Shortlisted for the Booker Prize 2011
Alan Hollinghurst's first novel since The Line of Beauty, winner of the 2004 Man Booker Prize. It is the late summer of the last year before the first Great War. Cecil Valance, a beautiful young aristocratic poet, is visiting Two Acres, the home of his Cambridge friend and lover, George Sawle. On his departure, Cecil leaves a poem, dedicated to George's younger sister Daphne, which when published becomes a touchstone for a generation, symbolizing an England in its final glory. Meanwhile Daphne has also become involved with Cecil's family, visiting their Victorian Gothic country house, Corley, and developing a relationship with Cecil's brooding, manipulative brother, Dudley, that will link the families for ever.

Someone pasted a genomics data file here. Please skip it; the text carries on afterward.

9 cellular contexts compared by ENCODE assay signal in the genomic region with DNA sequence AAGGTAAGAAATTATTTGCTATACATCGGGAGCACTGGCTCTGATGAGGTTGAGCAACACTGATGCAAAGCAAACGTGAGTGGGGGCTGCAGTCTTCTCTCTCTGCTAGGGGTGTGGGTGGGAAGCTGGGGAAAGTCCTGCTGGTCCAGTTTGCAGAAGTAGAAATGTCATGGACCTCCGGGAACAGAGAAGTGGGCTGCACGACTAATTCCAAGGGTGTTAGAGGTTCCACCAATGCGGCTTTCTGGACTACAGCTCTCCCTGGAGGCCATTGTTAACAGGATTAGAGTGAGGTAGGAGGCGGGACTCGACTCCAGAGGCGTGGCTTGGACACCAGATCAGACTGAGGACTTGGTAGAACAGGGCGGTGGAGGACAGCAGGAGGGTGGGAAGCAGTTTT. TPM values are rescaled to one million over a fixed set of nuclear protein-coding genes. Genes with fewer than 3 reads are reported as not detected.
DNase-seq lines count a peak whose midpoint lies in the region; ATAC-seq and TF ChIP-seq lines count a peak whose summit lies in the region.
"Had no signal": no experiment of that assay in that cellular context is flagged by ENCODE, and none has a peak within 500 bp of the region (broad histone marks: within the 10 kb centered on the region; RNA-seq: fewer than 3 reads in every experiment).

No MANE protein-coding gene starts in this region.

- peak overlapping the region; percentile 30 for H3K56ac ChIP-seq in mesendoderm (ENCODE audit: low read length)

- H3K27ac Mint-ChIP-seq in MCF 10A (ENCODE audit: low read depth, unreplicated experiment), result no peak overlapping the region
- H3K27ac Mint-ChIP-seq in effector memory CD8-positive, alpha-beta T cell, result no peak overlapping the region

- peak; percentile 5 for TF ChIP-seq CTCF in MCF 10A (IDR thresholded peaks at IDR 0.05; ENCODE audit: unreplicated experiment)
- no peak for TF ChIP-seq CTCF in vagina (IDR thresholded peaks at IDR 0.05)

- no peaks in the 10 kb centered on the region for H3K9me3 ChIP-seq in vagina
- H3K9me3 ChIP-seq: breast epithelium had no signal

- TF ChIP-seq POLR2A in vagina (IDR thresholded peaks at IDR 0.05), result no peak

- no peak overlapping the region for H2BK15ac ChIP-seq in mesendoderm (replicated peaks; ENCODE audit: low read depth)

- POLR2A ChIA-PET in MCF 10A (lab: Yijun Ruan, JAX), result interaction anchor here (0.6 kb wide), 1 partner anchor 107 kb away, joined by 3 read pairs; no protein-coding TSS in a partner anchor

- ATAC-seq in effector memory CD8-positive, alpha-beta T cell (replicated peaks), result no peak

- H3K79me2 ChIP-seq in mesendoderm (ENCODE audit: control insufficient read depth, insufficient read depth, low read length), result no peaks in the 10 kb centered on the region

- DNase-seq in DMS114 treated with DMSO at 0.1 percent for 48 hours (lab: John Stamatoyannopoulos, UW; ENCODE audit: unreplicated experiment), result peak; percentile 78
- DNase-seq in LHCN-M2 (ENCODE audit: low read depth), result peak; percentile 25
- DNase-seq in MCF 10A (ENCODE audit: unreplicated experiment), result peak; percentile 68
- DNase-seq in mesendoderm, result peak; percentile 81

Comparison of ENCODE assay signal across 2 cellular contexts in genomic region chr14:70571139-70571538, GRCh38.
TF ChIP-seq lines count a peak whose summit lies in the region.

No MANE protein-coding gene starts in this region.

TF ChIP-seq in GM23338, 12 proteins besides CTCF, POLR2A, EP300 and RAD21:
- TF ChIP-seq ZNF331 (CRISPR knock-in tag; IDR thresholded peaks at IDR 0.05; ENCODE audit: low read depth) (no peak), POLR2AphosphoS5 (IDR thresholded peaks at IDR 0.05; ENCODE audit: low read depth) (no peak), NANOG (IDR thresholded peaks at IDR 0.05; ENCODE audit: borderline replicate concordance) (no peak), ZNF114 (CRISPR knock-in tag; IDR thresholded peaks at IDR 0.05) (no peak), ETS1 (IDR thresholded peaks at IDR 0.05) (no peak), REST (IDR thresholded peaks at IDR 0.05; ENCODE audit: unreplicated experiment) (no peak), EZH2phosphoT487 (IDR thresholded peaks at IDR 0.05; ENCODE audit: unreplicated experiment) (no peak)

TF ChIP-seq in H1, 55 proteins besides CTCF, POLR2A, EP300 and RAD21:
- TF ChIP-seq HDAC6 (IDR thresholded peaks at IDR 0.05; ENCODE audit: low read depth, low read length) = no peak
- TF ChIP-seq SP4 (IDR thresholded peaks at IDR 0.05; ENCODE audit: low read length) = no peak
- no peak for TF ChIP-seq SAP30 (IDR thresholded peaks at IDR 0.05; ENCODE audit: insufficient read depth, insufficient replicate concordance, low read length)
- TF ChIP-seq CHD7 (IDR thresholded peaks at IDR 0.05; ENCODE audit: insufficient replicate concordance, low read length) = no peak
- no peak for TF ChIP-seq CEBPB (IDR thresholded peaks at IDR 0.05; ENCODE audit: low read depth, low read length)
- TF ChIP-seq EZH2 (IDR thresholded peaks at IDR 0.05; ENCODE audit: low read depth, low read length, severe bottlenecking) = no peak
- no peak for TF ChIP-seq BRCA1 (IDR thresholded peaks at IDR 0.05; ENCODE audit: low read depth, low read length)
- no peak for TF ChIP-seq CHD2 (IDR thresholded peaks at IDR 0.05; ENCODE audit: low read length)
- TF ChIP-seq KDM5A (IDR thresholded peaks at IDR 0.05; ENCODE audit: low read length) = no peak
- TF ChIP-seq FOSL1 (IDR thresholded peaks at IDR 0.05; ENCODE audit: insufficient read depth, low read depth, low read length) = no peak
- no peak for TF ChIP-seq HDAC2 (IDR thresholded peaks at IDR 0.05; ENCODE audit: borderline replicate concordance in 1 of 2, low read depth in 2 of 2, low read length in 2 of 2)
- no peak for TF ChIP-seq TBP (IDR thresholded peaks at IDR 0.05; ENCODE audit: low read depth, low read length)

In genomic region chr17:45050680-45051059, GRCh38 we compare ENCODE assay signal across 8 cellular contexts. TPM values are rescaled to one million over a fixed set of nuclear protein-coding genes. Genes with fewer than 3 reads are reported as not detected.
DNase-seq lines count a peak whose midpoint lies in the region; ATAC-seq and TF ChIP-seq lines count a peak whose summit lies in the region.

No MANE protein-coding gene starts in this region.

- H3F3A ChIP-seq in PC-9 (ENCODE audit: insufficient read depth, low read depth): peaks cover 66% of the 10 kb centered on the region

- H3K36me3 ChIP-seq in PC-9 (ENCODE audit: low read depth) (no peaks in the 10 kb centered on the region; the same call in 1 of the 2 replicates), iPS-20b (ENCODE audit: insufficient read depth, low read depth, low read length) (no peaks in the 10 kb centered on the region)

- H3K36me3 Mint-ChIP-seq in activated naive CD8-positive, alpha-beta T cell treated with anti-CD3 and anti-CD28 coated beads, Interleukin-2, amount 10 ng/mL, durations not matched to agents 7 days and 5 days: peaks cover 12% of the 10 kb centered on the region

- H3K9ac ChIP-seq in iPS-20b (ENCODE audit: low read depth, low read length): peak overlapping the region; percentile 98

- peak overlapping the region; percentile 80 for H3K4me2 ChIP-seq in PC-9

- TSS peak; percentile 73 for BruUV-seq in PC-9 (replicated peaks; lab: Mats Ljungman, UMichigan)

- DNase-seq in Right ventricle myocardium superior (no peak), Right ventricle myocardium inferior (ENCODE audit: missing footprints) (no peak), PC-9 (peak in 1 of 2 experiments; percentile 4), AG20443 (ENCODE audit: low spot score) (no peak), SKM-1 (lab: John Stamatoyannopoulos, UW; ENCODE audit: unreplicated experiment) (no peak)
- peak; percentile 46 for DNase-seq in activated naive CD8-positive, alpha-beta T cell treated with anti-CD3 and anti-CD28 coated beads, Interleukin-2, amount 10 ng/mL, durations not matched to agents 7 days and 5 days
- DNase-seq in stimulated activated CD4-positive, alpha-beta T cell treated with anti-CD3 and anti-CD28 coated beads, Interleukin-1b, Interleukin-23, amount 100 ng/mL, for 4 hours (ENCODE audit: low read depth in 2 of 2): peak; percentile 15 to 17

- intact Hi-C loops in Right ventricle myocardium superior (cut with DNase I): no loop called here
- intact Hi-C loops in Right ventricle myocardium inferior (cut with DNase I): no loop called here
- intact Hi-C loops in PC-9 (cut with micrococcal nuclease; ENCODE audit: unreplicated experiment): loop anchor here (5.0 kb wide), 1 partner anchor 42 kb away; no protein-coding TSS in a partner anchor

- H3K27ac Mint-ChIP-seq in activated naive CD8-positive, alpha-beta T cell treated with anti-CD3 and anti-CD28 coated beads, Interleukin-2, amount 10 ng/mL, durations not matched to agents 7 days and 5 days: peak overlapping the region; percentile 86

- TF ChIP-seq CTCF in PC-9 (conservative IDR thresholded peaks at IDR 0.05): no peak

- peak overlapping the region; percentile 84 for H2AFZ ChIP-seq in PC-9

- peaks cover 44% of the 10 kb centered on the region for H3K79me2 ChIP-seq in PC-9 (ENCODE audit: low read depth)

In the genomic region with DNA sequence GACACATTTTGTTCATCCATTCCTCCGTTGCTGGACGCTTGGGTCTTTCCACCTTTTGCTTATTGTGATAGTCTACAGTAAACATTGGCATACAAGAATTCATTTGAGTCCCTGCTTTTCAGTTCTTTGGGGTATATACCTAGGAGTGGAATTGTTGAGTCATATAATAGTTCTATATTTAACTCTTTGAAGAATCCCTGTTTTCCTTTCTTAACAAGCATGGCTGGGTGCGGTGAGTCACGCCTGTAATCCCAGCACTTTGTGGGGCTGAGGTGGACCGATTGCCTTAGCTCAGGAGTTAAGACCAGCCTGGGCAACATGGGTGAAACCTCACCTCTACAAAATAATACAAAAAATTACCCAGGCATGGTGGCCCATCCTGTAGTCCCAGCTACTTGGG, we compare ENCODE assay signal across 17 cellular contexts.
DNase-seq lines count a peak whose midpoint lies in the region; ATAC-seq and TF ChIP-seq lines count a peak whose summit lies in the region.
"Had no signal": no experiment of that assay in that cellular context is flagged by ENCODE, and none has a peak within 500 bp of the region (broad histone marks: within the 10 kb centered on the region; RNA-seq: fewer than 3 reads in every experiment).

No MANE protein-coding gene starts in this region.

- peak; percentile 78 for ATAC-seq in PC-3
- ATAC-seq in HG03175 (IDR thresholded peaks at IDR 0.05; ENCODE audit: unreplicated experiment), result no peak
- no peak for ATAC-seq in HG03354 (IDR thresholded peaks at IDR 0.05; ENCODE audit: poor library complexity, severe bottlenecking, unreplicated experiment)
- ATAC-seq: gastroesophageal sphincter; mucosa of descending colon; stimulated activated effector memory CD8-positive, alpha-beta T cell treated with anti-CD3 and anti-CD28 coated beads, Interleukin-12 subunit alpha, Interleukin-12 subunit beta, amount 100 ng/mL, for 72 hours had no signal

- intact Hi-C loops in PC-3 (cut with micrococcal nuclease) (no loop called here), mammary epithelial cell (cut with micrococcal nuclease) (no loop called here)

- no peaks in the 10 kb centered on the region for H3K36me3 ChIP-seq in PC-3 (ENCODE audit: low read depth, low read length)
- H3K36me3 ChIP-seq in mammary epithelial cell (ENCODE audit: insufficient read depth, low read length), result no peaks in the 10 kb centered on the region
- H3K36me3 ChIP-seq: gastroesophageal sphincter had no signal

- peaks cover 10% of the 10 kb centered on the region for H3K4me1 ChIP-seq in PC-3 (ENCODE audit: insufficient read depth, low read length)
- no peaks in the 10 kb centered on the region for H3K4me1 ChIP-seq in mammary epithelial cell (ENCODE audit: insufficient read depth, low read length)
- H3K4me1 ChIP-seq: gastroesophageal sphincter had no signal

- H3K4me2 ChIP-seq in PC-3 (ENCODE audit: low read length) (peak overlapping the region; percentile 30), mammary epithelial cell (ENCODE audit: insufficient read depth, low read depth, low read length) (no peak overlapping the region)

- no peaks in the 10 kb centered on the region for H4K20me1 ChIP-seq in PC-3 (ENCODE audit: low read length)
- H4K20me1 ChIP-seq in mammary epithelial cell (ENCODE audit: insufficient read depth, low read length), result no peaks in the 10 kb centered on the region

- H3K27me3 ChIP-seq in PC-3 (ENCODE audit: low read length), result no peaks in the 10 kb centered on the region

The Stranger's Child begins as a novel about two families and two houses: by the time it reaches its profound and moving conclusion, it has become an epic tale told in five parts covering almost a hundred years. Like The Line of Beauty, this is a deliciously funny novel, glittering with acute observation and arch insight into the worlds of those who belong and of those who are excluded, of carefully hidden secrets which are finally, dramatically revealed.